Just days after Aaron Judge became one of 140 players to file for free agency, DraftKings has released odds on where the superstar slugger will wind up signing this offseason. As often happens, the well-financed incumbent is a fairly sizable favorite.
On Tuesday, DraftKings installed the New York Yankees as its top choice, putting their odds of signing Judge at +165, followed by the San Francisco Giants at +300, the Los Angeles Dodgers at +450, and the New York Mets at +1000.
If you like the Yanks’ chances to keep their record-breaking slugger, you might want to act fast. Now that he’s waited this long, he’s probably curious to see what other teams think of him, so the Yankees’ best bet is to get it done with a massive offer before the courting process really gets underway. Yankees general manager Brian Cashman, whose own future has yet to be settled, said as much when he addressed reporters following the team’s loss to the Houston Astros in the American League Championship Series.
“He’s going to dictate the dance steps to his free agency because he’s earned the right to get there,” Cashman told reporters. “We’ll see how it plays out. He’s the most important. If he came in here today and said, ‘I’m signing up. Let’s go,’ there’s still work to be done.”
For now, it seems at least possible that Judge leaves, and sportsbooks clearly thinks he’ll be in a California state of mind if he does. Judge grew up in the San Joaquin Valley, roughly 100 miles east of San Francisco, and attended Fresno State, roughly halfway between the respective sprawls of the Bay Area and Southern California.
Let’s zero in on a few possibilities.
Cashman offered no comment when reporters asked if he had engaged Judge’s representatives on a new contract and, ultimately, this deal figures to be the call of the ownership group headed by Hal Steinbrenner. What’s unclear is what kind of relationship the team and Judge have after he rejected its seven-year, $213.5 million extension offer in spring training — after which Cashman took the unusual step of announcing the terms of the offer.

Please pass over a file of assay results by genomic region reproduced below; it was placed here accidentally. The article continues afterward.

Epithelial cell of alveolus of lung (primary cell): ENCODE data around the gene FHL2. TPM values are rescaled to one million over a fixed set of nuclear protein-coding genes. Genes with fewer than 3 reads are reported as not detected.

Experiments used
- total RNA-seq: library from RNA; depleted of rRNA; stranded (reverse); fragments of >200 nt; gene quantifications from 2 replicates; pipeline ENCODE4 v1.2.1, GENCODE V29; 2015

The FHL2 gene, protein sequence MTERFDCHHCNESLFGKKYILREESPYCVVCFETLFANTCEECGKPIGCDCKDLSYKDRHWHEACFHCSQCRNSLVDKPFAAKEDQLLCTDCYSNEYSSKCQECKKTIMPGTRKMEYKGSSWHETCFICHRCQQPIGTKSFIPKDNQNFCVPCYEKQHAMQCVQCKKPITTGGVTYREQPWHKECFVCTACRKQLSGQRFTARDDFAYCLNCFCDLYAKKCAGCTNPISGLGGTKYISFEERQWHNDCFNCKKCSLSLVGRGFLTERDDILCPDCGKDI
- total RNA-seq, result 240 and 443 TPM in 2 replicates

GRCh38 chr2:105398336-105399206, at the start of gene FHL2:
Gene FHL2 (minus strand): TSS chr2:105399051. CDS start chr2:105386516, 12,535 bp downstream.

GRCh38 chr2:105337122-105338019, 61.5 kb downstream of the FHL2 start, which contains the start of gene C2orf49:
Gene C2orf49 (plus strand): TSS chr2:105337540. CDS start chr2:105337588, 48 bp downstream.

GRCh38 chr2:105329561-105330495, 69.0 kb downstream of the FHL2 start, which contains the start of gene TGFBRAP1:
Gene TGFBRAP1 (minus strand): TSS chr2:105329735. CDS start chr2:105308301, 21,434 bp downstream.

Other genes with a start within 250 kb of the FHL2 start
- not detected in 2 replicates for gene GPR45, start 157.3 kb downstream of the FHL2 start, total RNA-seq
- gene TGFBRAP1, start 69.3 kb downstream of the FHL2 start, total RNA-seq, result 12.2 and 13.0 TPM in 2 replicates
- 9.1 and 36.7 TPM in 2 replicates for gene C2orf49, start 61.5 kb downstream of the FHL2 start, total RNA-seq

Everyone in baseball knows the Yankees simply operate by different rules than any other team, so ultimately it feels like they’ll retain Judge if they really want him. But the fact it has gotten this far certainly raises the question of how much they value him.
Considering Judge just had one of the greatest seasons in American League history, mashing 62 home runs to go with a 1.111 OPS and (most likely) an MVP award, what would it take to keep Judge from peeking at other teams’ offers? Presuming they stick with a seven-year deal, would $245 million get it done? That would put Judge just under Mike Trout’s annual salary of $37.5 million and at least be a conversation starter.
Judge’s Northern California roots aren’t the only reason many people think the Giants will take a serious run at him. The team is coming off its worst-attended season since 2000 and has seen its season-ticket base cut in half over the last four years, with the Golden State Warriors’ move to a nearby arena cutting into sports fans’ disposable income pie.